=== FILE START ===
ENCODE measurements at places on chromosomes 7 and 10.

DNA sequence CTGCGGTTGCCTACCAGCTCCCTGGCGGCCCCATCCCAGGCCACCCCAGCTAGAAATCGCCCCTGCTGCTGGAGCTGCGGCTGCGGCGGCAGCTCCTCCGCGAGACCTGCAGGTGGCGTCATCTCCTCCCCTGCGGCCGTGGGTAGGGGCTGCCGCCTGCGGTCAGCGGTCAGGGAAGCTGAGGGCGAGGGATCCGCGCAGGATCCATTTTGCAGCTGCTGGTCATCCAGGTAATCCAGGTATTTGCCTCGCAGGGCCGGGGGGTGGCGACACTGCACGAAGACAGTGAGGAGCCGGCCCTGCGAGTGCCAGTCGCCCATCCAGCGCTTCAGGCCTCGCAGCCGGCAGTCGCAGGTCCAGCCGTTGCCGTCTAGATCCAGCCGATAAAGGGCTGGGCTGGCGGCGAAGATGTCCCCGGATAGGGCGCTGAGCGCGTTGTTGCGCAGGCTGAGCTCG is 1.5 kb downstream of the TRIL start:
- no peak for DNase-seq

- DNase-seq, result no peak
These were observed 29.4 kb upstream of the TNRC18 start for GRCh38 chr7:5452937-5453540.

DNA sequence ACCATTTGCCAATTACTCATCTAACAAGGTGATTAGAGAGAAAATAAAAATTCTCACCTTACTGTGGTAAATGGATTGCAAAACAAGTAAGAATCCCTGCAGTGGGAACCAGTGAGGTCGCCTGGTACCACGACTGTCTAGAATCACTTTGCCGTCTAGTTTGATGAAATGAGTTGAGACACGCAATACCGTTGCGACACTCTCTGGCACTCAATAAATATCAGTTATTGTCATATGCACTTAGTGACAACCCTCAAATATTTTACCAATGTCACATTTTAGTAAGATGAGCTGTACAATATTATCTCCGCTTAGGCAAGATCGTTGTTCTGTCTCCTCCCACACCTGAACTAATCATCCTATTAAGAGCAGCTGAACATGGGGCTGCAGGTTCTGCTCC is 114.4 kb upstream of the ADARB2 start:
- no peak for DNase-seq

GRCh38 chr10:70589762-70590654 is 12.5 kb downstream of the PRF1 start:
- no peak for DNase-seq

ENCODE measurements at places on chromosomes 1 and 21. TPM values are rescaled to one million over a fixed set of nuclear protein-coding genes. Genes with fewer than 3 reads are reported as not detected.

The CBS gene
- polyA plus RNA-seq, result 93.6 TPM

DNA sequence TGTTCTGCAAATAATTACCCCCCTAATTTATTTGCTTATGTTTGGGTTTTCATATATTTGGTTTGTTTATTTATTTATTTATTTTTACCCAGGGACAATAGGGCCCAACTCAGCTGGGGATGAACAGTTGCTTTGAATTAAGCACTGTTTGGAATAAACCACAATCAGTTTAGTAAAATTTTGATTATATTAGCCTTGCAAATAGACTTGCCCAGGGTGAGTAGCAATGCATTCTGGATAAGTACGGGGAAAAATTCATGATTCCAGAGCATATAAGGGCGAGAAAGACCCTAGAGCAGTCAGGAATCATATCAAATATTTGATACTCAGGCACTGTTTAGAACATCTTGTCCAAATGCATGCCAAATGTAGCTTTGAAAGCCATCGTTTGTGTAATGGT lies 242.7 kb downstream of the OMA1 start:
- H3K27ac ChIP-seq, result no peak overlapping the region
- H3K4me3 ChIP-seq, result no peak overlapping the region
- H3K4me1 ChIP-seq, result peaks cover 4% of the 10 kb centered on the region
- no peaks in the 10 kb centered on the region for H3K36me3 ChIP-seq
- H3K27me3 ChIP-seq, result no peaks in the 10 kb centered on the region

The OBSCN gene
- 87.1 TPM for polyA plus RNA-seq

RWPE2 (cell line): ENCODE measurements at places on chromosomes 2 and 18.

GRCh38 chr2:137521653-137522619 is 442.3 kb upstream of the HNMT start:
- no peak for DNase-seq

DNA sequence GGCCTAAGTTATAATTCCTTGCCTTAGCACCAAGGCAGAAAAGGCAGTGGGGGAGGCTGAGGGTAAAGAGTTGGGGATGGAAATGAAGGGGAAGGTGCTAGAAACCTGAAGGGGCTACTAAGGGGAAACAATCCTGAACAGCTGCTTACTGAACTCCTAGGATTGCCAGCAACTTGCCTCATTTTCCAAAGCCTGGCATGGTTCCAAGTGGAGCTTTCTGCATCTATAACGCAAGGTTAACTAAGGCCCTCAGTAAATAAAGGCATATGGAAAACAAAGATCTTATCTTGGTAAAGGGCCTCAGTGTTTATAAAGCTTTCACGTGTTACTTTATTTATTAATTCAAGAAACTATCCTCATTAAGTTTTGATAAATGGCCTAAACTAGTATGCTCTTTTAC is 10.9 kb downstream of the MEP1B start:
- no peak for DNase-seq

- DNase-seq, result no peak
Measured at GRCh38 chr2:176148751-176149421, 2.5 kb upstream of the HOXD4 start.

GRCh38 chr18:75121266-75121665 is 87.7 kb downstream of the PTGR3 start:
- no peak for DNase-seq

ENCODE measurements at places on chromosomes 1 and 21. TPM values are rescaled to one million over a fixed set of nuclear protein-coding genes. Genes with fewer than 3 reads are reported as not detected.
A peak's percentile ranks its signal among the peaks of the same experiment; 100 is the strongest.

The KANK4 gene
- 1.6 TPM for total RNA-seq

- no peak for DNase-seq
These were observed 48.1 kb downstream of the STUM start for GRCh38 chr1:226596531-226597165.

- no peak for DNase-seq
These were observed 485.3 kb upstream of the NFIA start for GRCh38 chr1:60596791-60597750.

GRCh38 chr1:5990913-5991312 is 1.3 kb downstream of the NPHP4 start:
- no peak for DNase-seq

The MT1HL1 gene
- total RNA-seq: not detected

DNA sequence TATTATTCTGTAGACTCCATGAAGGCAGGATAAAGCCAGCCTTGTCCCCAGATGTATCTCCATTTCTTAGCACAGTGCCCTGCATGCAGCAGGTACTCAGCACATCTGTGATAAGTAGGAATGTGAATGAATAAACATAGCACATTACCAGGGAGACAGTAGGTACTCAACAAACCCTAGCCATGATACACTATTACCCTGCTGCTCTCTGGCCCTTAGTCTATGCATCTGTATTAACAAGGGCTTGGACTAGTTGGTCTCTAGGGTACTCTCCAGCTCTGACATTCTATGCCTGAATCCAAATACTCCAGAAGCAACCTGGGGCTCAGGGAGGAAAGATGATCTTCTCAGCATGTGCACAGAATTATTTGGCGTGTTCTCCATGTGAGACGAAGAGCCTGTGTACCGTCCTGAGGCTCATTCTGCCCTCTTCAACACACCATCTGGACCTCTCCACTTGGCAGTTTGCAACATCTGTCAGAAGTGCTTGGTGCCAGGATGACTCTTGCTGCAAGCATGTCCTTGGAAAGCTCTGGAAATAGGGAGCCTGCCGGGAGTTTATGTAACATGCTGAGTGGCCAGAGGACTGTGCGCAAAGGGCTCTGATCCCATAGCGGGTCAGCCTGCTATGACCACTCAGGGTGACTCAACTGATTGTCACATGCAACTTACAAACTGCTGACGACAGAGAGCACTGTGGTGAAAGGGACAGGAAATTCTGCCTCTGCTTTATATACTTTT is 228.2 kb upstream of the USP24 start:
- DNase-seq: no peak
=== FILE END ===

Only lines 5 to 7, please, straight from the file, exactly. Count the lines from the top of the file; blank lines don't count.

These were observed 29.4 kb upstream of the TNRC18 start for GRCh38 chr7:5452937-5453540.

DNA sequence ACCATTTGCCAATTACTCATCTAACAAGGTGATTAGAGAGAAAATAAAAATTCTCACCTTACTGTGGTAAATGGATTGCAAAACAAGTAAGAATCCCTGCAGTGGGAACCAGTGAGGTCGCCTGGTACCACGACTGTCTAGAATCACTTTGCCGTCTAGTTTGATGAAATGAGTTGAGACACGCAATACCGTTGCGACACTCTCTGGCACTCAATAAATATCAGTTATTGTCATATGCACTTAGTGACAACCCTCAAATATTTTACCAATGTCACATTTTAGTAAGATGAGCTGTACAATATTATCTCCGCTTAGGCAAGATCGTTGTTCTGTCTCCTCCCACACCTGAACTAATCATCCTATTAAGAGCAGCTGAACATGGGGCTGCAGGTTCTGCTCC is 114.4 kb upstream of the ADARB2 start:
- no peak for DNase-seq